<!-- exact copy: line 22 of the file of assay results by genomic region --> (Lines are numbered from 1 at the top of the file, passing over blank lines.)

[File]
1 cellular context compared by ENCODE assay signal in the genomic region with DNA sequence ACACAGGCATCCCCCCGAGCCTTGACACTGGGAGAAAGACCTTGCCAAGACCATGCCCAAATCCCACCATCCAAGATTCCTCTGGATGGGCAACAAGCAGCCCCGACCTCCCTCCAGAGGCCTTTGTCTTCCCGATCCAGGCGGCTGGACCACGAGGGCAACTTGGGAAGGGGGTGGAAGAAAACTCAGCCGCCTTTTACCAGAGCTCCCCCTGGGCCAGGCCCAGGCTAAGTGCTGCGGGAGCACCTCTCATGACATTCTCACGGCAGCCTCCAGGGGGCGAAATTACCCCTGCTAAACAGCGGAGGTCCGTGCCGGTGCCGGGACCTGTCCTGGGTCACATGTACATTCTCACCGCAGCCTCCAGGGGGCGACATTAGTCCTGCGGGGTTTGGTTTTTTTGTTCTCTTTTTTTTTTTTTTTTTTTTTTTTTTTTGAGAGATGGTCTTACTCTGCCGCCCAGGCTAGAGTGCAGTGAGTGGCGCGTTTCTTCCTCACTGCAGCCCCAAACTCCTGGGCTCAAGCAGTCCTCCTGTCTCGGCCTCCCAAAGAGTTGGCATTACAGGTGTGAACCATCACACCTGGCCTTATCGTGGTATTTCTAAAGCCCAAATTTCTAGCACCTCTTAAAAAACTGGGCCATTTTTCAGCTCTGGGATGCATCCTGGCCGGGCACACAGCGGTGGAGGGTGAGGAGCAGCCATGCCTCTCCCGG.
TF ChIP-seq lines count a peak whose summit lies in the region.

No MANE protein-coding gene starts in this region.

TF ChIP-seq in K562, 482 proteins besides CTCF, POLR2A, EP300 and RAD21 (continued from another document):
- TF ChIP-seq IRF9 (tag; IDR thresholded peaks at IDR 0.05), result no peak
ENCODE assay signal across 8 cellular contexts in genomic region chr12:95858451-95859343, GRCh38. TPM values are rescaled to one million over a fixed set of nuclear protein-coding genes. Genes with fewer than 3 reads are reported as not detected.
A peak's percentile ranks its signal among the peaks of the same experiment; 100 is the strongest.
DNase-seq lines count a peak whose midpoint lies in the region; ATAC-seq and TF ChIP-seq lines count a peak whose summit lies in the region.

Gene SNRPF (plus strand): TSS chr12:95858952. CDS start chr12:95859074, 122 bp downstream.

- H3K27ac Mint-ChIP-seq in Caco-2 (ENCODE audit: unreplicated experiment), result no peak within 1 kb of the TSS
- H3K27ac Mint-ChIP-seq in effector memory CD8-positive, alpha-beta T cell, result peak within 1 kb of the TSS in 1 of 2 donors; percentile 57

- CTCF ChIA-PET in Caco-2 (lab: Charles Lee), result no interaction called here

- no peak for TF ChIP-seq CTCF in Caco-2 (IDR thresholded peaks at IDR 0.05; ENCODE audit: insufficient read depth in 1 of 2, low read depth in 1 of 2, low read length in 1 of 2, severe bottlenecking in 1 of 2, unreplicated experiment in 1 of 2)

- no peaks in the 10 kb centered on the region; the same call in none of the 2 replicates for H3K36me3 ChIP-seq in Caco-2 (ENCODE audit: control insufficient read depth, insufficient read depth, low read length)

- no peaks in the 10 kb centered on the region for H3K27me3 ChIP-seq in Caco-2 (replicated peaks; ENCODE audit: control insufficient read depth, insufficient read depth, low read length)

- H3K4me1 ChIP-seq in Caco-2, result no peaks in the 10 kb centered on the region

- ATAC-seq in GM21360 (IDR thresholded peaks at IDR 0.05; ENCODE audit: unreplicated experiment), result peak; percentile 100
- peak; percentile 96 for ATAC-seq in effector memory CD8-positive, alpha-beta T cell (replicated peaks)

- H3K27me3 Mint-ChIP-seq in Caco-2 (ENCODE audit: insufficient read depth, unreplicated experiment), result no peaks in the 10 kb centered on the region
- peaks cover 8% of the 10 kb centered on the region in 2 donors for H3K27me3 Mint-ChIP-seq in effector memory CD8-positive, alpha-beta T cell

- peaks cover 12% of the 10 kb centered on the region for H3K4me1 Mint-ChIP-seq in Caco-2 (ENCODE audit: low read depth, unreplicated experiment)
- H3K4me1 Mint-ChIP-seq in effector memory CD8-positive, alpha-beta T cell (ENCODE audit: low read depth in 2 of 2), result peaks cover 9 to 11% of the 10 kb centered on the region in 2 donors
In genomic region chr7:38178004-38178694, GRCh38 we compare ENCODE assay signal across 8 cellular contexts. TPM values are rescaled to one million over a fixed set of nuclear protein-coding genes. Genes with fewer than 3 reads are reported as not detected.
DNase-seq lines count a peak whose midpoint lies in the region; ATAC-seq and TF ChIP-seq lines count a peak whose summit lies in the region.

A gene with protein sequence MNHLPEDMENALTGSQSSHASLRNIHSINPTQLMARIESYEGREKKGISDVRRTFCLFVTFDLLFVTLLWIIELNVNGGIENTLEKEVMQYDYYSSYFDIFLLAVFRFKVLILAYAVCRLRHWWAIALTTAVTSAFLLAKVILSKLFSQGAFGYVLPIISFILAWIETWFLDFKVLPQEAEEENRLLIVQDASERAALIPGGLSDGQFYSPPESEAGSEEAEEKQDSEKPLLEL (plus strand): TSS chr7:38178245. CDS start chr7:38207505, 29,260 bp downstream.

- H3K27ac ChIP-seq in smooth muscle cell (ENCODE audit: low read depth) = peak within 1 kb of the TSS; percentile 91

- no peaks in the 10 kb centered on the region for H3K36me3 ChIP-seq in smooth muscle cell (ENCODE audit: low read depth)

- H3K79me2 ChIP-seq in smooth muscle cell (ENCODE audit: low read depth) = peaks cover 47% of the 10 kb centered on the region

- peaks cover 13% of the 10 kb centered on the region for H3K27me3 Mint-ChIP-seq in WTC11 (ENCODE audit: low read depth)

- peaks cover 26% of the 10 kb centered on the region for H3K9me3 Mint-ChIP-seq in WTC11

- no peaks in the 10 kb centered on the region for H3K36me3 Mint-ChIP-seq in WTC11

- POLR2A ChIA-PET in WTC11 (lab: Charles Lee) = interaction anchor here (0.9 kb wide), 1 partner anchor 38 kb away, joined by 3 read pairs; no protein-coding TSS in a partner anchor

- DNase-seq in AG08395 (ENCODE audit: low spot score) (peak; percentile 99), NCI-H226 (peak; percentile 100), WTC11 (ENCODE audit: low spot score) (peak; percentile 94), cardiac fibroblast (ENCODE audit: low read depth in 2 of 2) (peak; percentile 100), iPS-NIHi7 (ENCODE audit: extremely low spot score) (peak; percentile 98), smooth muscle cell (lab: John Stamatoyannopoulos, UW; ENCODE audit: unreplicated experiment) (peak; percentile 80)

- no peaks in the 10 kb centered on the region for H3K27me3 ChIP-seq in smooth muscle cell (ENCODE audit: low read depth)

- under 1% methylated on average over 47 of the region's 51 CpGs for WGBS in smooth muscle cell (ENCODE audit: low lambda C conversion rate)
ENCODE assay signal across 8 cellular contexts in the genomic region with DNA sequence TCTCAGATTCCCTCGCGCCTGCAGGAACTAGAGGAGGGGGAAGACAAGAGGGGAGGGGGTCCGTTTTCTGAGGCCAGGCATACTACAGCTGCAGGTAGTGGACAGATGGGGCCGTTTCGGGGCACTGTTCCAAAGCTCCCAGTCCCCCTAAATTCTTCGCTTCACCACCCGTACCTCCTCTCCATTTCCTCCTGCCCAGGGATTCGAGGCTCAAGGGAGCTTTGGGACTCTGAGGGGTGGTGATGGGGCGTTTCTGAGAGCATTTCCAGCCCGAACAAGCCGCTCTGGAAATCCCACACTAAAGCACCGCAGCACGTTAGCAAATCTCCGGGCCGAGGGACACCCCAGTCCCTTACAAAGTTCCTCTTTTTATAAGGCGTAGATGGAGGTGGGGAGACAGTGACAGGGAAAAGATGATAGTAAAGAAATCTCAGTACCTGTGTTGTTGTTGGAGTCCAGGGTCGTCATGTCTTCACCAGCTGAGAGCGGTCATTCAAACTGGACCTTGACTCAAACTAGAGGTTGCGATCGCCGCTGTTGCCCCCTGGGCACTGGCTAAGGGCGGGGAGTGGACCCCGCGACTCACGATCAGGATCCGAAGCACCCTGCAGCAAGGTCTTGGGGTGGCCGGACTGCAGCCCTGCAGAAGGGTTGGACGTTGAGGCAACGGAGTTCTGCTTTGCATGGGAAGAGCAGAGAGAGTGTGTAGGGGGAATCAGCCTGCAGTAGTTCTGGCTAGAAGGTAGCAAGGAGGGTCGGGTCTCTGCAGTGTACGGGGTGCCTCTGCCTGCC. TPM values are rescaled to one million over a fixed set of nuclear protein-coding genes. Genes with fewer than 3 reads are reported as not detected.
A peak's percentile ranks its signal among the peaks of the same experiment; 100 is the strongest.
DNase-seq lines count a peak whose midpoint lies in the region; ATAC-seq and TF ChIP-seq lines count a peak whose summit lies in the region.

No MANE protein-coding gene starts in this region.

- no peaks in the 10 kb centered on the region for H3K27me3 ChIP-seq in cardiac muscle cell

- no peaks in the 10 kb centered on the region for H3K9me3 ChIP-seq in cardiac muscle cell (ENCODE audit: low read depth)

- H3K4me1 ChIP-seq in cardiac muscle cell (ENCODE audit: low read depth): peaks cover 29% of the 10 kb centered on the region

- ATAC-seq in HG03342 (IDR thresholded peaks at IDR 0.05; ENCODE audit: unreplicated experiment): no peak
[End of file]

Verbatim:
- H3K4me1 Mint-ChIP-seq in effector memory CD8-positive, alpha-beta T cell (ENCODE audit: low read depth in 2 of 2), result peaks cover 9 to 11% of the 10 kb centered on the region in 2 donors